About the Crisis in Somalia
After four consecutive failed rainfall seasons and a projected fifth, Somalia once more faces severe drought that could put large part of the country and its population at risk of famine in 2022. Already, one million people have been displaced in search of food and water.
On top of this, Somalia is currently facing the triple shocks of COVID-19, desert locust infestation, and the effect of the 2019-2020 floods including the Gati cyclone experienced in Bari-Puntland. More recently, the economic impact of the conflict in Ukraine has contributed to the multi-layered humanitarian crisis, which is increasing the vulnerability of people in the region. Over 90% of wheat supplies in Somalia comes from Russia and Ukraine.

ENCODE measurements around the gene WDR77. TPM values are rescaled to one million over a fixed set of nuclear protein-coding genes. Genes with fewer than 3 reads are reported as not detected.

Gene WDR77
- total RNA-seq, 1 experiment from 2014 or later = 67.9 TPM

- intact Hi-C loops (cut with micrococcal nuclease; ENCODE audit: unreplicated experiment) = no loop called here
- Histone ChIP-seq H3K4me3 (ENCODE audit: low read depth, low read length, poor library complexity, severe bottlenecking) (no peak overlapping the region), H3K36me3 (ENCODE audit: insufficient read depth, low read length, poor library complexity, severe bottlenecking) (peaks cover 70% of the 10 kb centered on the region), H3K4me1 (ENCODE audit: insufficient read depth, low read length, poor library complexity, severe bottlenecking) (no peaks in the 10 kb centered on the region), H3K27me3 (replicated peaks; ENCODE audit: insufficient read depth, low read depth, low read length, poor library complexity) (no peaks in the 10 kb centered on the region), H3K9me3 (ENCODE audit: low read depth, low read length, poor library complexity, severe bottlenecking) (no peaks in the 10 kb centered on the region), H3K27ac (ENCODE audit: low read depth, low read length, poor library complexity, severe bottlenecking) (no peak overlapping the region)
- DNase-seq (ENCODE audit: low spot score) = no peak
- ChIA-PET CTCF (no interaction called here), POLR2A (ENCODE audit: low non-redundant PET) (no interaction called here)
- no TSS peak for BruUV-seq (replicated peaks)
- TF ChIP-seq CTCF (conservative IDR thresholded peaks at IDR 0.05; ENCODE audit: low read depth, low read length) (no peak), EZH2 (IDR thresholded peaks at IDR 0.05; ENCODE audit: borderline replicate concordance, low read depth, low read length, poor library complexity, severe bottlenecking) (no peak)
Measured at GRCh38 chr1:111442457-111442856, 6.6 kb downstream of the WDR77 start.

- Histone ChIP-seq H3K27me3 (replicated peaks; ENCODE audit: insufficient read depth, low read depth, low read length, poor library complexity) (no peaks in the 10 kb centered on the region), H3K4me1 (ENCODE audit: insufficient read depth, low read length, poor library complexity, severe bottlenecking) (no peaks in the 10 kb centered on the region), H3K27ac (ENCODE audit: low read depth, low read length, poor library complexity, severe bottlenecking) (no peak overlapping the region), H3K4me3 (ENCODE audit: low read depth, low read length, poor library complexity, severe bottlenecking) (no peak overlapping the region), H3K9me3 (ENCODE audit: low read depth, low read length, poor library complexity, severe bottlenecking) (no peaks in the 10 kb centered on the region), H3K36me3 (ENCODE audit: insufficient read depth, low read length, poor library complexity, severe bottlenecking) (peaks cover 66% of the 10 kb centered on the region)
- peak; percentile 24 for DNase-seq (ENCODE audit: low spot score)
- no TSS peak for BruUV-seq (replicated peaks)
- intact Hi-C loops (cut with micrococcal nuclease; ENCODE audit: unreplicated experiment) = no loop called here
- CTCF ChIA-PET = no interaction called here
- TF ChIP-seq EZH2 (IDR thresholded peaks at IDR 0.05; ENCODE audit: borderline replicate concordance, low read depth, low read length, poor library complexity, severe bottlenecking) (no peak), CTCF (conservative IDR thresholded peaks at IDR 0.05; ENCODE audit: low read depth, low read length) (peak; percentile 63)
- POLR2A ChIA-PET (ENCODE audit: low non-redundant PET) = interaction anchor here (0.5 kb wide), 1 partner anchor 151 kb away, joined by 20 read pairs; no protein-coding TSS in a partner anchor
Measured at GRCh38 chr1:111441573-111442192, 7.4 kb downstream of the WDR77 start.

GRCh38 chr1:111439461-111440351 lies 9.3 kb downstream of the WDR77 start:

The country has been very unfortunate to suffer from a combination of crises one after the other. As the country was reeling from the 2019-2020 floods that decimated most crops and pasture, it was faced with the COVID-19 pandemic which greatly reduced remittances due to the global lockdowns. Most families in Somalia/Somaliland rely on remittances from relatives working in other countries.
As if this was not enough, the country suffered from the desert locust infestation which destroyed the few crops and pasture that had survived the floods and now due to below average rainfall, 90% of the country is facing severe water shortages as strategic water sources have dried up or broken down due to overuse. In many regions, the average water price has increased exponentially. The worst-affected areas are in Somaliland, Puntland, Galmudug, Hirshabelle, and Jubaland. Communities in Somalia and Somaliland have told us that they fear a repeat of the 2017 severe drought which left a quarter of a million people dead.
Somalia was already facing a fragile food security situation due to previous drought and famine.